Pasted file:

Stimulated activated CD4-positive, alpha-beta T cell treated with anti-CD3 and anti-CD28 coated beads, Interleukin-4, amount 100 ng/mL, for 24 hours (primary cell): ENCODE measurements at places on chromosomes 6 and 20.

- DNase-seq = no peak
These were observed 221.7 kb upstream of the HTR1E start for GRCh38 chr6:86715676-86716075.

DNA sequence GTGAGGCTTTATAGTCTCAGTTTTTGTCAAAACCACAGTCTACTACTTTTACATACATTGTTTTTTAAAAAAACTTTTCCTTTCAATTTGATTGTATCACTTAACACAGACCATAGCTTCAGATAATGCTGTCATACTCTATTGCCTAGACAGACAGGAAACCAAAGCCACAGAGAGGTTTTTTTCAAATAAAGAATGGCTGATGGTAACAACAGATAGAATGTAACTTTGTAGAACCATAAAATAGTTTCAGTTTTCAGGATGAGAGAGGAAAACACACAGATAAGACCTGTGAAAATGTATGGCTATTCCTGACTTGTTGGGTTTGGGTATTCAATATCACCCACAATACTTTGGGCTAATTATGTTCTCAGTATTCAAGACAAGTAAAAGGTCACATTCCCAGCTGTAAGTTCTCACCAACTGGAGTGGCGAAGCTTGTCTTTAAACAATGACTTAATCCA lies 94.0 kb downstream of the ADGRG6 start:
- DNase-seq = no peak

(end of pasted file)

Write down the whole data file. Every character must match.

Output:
Stimulated activated CD4-positive, alpha-beta T cell treated with anti-CD3 and anti-CD28 coated beads, Interleukin-4, amount 100 ng/mL, for 24 hours (primary cell): ENCODE measurements at places on chromosomes 6 and 20.

- DNase-seq = no peak
These were observed 221.7 kb upstream of the HTR1E start for GRCh38 chr6:86715676-86716075.

DNA sequence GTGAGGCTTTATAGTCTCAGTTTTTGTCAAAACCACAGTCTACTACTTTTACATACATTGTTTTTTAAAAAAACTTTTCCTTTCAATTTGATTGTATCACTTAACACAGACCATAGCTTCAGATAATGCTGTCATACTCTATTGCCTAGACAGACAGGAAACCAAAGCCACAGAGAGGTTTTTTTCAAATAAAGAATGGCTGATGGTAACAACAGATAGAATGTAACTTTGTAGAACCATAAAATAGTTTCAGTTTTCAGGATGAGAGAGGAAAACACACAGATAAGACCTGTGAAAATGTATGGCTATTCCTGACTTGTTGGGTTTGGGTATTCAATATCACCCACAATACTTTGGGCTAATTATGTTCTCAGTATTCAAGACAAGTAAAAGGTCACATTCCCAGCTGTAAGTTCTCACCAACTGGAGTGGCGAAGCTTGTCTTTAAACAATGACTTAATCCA lies 94.0 kb downstream of the ADGRG6 start:
- DNase-seq = no peak